Buprenex For Cats – Usage, Dosage and Side Effects

image of a veterinarian and a feline

Buprenex is common name for the semi-synthetic opioid known as buprenorphine. Like codeine and morphine, it is derived from the poppy plant, a somniferous herb associated with healing. In humans, this drug is used for pain relief and to help heroin addicts safely wean off their habit. Buprenex, like any opioid, blocks pain receptors.

Most opioids slow down resperation, but Buprenex is an exception. It is rather strong (The DEA reports it to be 30 to 50 times stronger than morphine) and should only be used for severe pain. While not very long lasting, Buprenex has fewer addictive qualities than other opioids. Thus, it’s ideal for a short term use.

About Opioids

image of pills and syringe

If you ever had to recover from surgery, odds are the doctors gave you some opioids to recover. As long as you’re not allergic, a dose of morphine is not so bad. You float around the room a couple of times then peacefully drift off. Codeine is a common ingredient in prescription strength cough syrup. It is a muscle relaxant that eases cough and induces drowsiness.

People suffering from broken bones or severe back and neck injury may be prescribed opioids to aid in recovery. The purpose of opioids is to shut off the body’s ability to feel pain. Usually, pain is instructive. It tells the brain to do something about injury to the body. But chronic pain can be debilitating to the point where the person or animal in pain can’t do regular things like eat and sleep; the very things they need to do to get the energy to heal.

Constant pain, of course, causes great mental and emotional distress that can also hamper healing. An opioid reduces the feelings of pain so that the patient is at least comfortable enough to eat and sleep until their body gets better. They do tend to be addictive, so great care must be taken to only take the recommended dosage at the proper intervals.

Buprenex for cats in veterinary care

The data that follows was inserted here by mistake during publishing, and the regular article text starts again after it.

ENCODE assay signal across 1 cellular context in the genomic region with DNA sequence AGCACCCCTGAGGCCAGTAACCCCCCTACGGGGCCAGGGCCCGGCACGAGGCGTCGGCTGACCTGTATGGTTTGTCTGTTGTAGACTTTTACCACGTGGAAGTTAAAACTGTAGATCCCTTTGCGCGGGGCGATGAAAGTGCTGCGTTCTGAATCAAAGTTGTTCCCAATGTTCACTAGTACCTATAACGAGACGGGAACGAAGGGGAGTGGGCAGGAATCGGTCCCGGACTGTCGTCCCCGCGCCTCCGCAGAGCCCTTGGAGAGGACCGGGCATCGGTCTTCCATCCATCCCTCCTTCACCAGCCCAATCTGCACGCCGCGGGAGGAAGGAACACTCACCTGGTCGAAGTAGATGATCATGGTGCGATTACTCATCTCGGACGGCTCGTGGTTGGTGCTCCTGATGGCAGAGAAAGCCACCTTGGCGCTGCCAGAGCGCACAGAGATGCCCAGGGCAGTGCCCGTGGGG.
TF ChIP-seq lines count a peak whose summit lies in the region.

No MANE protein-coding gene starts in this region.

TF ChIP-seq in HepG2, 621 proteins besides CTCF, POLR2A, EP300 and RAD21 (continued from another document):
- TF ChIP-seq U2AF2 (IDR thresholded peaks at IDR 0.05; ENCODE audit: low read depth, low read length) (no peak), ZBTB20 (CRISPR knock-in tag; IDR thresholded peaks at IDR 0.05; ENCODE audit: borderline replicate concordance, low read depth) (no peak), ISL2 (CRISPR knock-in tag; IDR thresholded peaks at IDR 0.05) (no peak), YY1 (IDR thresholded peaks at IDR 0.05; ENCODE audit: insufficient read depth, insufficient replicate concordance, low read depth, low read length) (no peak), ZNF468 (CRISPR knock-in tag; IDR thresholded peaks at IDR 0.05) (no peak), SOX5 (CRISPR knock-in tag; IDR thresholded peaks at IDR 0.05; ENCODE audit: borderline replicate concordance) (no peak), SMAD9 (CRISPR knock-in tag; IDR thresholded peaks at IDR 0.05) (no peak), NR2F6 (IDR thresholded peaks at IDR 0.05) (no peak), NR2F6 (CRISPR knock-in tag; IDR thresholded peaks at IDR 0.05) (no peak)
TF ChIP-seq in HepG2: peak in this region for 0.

A veterinarian may anesthetize a cat for surgery by mixing buprenex and ketamine with other drugs. Strictly speaking, the FDA does not approve buprenex for animal use, but vets are allowed to use it under the ‘animal medicinal drug use clarification act’.

The drug is not recommended for cats that are very old or very young. If your cat is a nursing queen, you may have to either bottle feed the kittens or find out if there’s another nursing queen who’s willing to be a foster mother.

Buprenex for cats dosage

The FDA provides no information on appropriate dosage for cats, only approving it for human consumption. However, foreign drug administrations such as the United Kingdom’s DEFRA recommends 10 to 20 micrograms per kilogram of the cat’s weight.

You don’t need to know the metric system to realize this means a little goes a long way. Take care never to overmedicate your cat.

Buprenex for cats side effects

image of a feline

Buprenex is a popular medication because it has relatively few side effects. Emphasis on “relatively”. For one, it blocks other pain relievers so should only be used if no others are necessary. As Buperenex is metabolized in the liver, it should not be used with other medications metabolized the same way.

Oddly enough, another thing Buprenex should not be mixed with is aged cheese. Adult cats aren’t supposed to have dairy anyway, but be careful; (It almost goes without saying; don’t give your cat any alcohol ever.) As with any painkiller, your cat may experience vomiting, diarrhea, nausea and general stomach upset.

Keep Kitty hydrated. A cat experiencing a Buperenex overdose will be uncoordinated and may drool excessively. This can lead to a coma or even death.

How is Buprenex administered to cats

It is generally given as an injection, which of course should only be done by a trained professional. This is also the fastest way to get the drug into the bloodstream, being near instantaneous. Buprenex is not generally given in an oral dose due to the medication being rapidly destroyed by stomach acids.

However, as a cat has saliva that has a high pH level, your vet may prescribe a tablet or a solution to rub on your cat’s gums. This type of administration can take about 45 minutes to kick in and can last a good six hours. Your vet may be able to administer it as a buccal treatment with an oral syringe.

A compounded medication can be flavored to taste like chicken or liver to get Kitty to cooperate. Follow all of your vet’s instructions precisely.

Contraindications: When not to give

At the end of the day, it should be your veterinarian that makes the call whether or not your cat needs Buprenex, but now that you’re informed on the subject, you’ll know what to expect.  Though not approved of in the U.S., Buprenex has been found effective in relieving short term pain in cats when applied in small doses.

Some cats are allergic to this medication and should not take it at all. Tell your vet about all medications your cat is on, including flea and tick preventatives, as they may not mix with Buperenex. If your cat has a kidney disorder, liver problems, Addison’s disease, hypothyroidism or heart trouble then this opioid may not be right for her.

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  • May 1, 2018
Mary Nielsen
 

A huge animal lover, born and raised around dogs, cats, chickens... Self-educated pet care nerd. Currently parent of three adopted cats and one small mutt. Animal adoption advocate. Loves a good book (about animals) and playing the piano.